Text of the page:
Judges and other county courthouse employees will have to make do in cramped quarters for at least another year, county commissioners say.
There’s just no money, they say.
“One of the things commissioners are obligated to do is maintain the buildings and keep them safe and looking decent, but all we’ve been able to do for the past several years is put Band-Aids on it,” said Commissioner Pat Geissman. “We need to do the renovations and the expansion.
“We’re just not in a position to move forward.”
Geissman said the commissioners had hoped to use Medina County’s share of casino revenue funds from this year to begin the project, but less money is coming in than projected.
In addition, she voiced concern that property tax may fall short because of lower housing values.
Geissman said the county also may need to put more money toward the public transit system, which is facing revenue cuts because of the loss of federal funding stemming from Medina County’s incorporation into the Cuyahoga County urban transportation district.
The courthouse expansion and other improvements have an estimated price tag of $17 million, with the cost spread over a 20-year payment schedule.
The project would include a courtroom and upgrades to the building electrical system.
The failure of the project to move forward is a disappointment to Medina city officials who had hoped to use part of the expansion for the municipal court, which has outgrown its building, at 135 N. Elmwood Ave.
Medina Mayor Dennis Hanwell said the city first discussed sharing space with the county in 2010. The issue was brought up at a May 30 meeting.
“The advantage to that being we could share the parking deck, security, attorney meeting rooms and restrooms to where the building could be used more efficiently to save both the county and the city money,” Medina Mayor Dennis Hanwell said. “We wouldn’t know any of the numbers until we know square footage, but it hasn’t gotten that far.”
Other county officials agreed there is no chance of the project moving forward this year.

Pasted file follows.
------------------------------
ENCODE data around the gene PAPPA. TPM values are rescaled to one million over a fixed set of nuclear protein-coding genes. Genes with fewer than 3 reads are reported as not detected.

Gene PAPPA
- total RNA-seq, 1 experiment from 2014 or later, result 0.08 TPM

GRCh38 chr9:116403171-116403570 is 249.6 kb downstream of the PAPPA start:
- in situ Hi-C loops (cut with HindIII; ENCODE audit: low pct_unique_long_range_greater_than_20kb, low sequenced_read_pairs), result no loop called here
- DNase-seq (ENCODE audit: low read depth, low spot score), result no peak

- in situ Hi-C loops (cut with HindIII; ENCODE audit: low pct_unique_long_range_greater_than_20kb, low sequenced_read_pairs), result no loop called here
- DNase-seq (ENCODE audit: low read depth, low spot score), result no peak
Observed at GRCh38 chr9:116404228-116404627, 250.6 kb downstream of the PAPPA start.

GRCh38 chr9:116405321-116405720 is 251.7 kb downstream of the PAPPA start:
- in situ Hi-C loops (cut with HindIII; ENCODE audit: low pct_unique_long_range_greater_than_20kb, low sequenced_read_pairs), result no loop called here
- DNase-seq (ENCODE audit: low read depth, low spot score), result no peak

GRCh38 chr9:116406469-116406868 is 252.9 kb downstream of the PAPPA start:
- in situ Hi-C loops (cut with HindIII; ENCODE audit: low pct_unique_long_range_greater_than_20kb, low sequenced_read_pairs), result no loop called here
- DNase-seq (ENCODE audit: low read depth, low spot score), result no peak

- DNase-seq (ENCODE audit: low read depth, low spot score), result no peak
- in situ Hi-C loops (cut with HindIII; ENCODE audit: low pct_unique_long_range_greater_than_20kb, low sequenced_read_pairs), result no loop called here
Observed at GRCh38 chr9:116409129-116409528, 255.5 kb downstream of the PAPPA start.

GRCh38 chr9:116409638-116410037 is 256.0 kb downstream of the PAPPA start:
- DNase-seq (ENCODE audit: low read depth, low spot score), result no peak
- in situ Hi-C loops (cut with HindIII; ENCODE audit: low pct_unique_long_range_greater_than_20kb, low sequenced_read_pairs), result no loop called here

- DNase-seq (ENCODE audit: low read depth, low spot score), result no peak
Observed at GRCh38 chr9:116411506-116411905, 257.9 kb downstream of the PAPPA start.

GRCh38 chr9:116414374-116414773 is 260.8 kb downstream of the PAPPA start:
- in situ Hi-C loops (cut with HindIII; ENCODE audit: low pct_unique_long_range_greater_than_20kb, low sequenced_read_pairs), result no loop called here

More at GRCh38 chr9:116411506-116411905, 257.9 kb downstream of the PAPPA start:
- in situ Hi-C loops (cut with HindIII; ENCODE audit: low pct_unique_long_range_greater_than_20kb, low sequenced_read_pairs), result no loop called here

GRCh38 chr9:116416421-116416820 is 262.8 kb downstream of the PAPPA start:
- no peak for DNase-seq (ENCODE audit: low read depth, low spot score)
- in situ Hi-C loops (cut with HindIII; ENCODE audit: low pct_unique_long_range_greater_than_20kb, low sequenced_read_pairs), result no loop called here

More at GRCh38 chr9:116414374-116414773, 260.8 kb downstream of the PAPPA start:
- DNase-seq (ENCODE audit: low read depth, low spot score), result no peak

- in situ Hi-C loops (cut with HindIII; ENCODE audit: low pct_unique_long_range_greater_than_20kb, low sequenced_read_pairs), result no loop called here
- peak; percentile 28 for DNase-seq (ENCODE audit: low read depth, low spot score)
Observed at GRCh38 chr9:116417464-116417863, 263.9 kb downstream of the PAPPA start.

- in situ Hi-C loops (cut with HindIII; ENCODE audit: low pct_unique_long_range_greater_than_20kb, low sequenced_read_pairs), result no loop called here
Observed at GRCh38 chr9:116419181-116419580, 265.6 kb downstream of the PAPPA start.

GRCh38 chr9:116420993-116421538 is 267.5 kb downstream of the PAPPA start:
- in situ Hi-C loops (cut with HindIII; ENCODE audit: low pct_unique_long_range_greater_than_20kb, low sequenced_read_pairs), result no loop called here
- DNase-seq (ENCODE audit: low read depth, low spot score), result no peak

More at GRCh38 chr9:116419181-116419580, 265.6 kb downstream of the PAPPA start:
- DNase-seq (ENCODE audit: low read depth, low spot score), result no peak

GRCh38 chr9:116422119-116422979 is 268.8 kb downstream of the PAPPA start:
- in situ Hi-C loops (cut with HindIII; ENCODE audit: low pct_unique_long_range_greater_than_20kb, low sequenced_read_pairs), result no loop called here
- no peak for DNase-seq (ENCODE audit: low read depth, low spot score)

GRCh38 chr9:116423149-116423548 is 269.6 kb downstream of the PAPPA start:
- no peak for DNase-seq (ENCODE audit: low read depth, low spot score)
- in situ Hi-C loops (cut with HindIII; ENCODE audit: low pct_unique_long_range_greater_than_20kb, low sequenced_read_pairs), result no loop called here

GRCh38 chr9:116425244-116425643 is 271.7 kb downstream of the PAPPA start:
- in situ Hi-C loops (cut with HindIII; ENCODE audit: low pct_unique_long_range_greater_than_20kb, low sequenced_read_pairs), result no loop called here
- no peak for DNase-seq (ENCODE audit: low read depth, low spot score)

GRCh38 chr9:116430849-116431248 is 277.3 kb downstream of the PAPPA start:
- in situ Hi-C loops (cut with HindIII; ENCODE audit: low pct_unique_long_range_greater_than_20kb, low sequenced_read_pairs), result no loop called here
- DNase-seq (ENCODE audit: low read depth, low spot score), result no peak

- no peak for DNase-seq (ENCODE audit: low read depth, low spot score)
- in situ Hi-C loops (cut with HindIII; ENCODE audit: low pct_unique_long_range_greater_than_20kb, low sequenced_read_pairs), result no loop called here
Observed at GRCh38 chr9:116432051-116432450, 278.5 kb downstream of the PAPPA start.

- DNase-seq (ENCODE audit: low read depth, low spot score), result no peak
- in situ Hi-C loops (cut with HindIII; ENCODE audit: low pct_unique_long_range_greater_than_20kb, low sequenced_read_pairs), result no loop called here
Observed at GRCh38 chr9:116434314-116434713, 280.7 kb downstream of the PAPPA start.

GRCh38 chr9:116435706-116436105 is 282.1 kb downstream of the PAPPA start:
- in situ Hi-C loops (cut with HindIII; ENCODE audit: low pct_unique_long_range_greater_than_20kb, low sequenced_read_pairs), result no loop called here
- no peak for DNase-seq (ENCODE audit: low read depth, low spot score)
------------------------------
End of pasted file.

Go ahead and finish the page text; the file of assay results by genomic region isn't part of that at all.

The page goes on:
County Finance Director Scott Miller said the state projected
$2.63 million in casino revenue for the county, but the commissioners budgeted conservatively at $2.3 million. Halfway through the year, Medina has only received $884,000.
County Administrator Chris Jakab said the county has set aside $1 million of those funds for capital improvements, including $275,000 to stabilize and repair the courthouse clock tower.
Jakab said that project will represent $1 million spent over the past several years on improvements to the courthouse, including column and foundation repairs to the “new” side of the building.
Jakab said he plans to meet with the judges individually this summer and discuss their needs and keep them up to date on project status.
“I think during budget time 2014, we will possibly be discussing a longer term project and maybe funding something,” Jakab said.
Meanwhile, the courthouse employees are making the best of a bad situation.
Terry George, bailiff for Medina County Common Pleas Judge Christopher J. Collier, said lack of space is the most pressing problem.
George said magistrates are often forced to hold hearings in their offices or even in the hallways.
She said the lack of space and the building’s layout creates security concerns. There is no holding room for inmates, nor is there a separate elevator to transport them between floors.
This means civilians are bumped from the single elevator in the building when inmates need to be moved.
Contact reporter Dan Pompili at (330) 721-4012 or firstname.lastname@example.org.